Balancing the East, Upgrading the West
U.S. Grand Strategy in an Age of Upheaval
From Hope to Audacity
Appraising Obama's Foreign Policy
Foreign Affairs Live: Zbigniew Brzezinski
NATOs History and Next Course of Action
An Agenda for NATO
Toward a Global Security Web
A Tale of Two Wars
The Right War in Iraq, and the Wrong One
A Geostrategy for Eurasia
A Plan for Europe: How to Expand NATO
The Premature Partnership
The Cold War and its Aftermath
Selective Global Commitment
America's New Geostrategy
A Divided Europe: The Future of Yalta
U.S. Foreign Policy: The Search for Focus
How the Cold War Was Played
Japan's Global Engagement
America and Europe
The Framework of East-West Reconciliation
Moscow and the M.L.F.: Hostility and Ambivalence
Russia and Europe
Threat and Opportunity in the Communist Schism
Peaceful Engagement in Eastern Europe
The Challenge of Change in the Soviet Bloc
In the Soviet opposition to the American-sponsored scheme for a Multilateral Force-the NATO nuclear-missile fleet-two themes have been paramount: the M.L.F. is the opening wedge for the German acquisition of nuclear weapons, and the M.L.F. will set in motion the process of nuclear proliferation. According to Soviet spokesmen, the consequences are bound to be dangerous for the peace of the world, and, as if to give credence to these warnings, they have ominously hinted that the "most serious" consequences will follow implementation of this scheme.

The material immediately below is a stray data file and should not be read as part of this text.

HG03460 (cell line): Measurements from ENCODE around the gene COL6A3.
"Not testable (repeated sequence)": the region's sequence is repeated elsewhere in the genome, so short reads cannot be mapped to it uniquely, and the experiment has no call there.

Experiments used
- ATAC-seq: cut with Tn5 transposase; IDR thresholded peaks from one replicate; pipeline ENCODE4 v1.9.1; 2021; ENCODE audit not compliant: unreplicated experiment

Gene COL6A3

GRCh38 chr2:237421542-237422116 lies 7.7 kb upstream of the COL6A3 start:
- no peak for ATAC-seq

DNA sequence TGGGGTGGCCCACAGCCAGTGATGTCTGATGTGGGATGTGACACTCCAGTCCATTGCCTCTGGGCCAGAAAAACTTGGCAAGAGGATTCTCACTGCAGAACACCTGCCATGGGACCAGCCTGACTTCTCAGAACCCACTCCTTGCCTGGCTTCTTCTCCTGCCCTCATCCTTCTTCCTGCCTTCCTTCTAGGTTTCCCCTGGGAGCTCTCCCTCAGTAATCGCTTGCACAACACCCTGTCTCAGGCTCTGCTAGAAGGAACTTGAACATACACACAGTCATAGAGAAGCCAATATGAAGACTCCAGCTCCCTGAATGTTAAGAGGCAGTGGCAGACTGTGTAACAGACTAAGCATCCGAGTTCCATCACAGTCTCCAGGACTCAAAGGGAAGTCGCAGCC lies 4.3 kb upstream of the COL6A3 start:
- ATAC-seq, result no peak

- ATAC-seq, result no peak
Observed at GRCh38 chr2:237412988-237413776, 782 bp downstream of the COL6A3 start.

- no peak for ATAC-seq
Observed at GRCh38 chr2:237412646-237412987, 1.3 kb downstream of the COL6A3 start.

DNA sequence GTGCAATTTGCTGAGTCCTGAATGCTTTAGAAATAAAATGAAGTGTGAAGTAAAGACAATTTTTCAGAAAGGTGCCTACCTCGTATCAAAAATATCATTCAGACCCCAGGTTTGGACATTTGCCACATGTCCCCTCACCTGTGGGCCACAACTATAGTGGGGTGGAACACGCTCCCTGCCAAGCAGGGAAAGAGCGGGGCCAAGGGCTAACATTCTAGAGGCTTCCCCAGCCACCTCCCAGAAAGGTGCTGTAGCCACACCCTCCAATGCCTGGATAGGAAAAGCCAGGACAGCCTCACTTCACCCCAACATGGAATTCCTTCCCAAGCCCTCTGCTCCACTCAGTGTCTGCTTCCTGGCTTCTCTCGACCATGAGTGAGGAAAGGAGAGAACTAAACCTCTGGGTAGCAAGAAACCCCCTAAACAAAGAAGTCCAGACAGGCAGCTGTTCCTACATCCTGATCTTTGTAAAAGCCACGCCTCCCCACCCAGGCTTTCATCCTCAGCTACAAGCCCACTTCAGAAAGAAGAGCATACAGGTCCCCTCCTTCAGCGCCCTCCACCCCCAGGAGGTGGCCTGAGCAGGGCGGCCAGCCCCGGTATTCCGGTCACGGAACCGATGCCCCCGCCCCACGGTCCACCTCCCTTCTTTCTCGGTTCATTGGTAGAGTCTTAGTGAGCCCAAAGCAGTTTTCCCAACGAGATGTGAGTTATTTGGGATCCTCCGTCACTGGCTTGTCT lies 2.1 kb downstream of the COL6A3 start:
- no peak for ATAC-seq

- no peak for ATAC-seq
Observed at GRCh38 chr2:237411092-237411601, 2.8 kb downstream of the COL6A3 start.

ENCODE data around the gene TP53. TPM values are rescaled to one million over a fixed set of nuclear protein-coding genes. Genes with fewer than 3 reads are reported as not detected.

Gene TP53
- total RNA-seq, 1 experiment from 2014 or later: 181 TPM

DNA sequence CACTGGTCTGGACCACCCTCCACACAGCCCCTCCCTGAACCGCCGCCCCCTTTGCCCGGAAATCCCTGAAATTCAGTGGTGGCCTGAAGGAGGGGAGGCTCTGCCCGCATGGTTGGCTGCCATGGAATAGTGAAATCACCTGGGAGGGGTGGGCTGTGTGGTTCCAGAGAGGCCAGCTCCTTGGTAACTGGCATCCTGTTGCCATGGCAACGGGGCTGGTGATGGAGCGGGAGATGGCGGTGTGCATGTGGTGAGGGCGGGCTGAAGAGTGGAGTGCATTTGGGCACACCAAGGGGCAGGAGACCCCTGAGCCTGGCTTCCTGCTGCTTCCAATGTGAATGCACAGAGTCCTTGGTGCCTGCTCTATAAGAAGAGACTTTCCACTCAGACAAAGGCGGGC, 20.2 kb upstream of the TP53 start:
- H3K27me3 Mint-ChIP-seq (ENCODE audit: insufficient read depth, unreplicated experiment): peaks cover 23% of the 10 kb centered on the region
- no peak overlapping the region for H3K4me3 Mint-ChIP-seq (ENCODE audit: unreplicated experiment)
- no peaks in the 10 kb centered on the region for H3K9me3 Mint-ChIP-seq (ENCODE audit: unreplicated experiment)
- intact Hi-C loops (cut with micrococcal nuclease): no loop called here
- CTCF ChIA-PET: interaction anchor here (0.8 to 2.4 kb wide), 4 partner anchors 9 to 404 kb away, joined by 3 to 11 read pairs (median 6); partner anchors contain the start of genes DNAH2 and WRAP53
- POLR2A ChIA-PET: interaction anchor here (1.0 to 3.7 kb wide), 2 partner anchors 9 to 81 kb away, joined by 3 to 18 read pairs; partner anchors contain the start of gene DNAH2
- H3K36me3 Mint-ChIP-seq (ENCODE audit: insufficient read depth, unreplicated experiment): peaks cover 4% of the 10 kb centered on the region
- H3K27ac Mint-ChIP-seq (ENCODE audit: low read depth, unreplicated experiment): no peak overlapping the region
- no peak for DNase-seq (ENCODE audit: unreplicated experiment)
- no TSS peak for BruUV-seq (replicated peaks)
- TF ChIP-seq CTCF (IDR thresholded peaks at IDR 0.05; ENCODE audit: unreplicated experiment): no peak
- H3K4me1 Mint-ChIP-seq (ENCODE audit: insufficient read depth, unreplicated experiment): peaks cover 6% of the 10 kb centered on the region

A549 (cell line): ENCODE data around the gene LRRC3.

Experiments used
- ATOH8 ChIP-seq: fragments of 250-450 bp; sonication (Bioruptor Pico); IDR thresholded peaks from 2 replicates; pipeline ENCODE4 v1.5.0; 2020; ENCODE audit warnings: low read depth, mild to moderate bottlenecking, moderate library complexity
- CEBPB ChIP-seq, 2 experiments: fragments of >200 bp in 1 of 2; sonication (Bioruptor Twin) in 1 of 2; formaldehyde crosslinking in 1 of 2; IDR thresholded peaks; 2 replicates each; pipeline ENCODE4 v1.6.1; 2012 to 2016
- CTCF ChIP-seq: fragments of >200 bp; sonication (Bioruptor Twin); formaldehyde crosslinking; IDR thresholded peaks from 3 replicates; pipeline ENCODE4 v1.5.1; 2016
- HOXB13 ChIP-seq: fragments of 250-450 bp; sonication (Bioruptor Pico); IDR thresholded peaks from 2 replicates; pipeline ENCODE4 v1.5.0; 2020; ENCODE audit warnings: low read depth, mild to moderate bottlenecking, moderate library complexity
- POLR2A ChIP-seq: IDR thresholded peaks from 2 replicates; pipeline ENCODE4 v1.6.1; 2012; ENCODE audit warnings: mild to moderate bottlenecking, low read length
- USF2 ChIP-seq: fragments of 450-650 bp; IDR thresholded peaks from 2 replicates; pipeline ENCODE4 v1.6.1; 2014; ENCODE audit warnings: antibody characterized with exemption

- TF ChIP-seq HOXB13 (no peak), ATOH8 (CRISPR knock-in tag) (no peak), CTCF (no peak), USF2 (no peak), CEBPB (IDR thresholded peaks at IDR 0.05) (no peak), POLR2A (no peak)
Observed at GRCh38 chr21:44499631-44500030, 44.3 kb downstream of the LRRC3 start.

Although the issue of German access to nuclear weapons and the matter of proliferation are obviously inter-related problems, the Soviet and East European spokesmen have tended to place more stress on the German danger, both in their public statements and in the attacks on the M.L.F. by their press and radio. This is presumably because of the greater emotional response that can be generated by the very thought of Germans wielding nuclear weapons. The German theme naturally has been stressed particularly heavily by the Czechs and the Poles; their public comments and their official notes to the United States have concentrated heavily on the remilitarization of West Germany, on the building of the national German Army, its growing offensive capacity, and so on. It is noteworthy that the Rumanians, Bulgarians and Hungarians, all historically somewhat more indifferent to the subject of Germany than the Czechs and the Poles, have been markedly less interested in the M.L.F. The more serious Soviet treatments of the problem, as, for instance, in the monthly journal International Affairs, as well as informal comments by Soviet spokesmen, have laid equal stress on the danger of proliferation of nuclear weapons, hinting at the complications that could ensue for both sides, especially with regard to the American-Soviet disarmament negotiations.
In recent months, the Soviet attacks have become more shrill, frequent and even somewhat more threatening in tone. The current Soviet offensive against the M.L.F.
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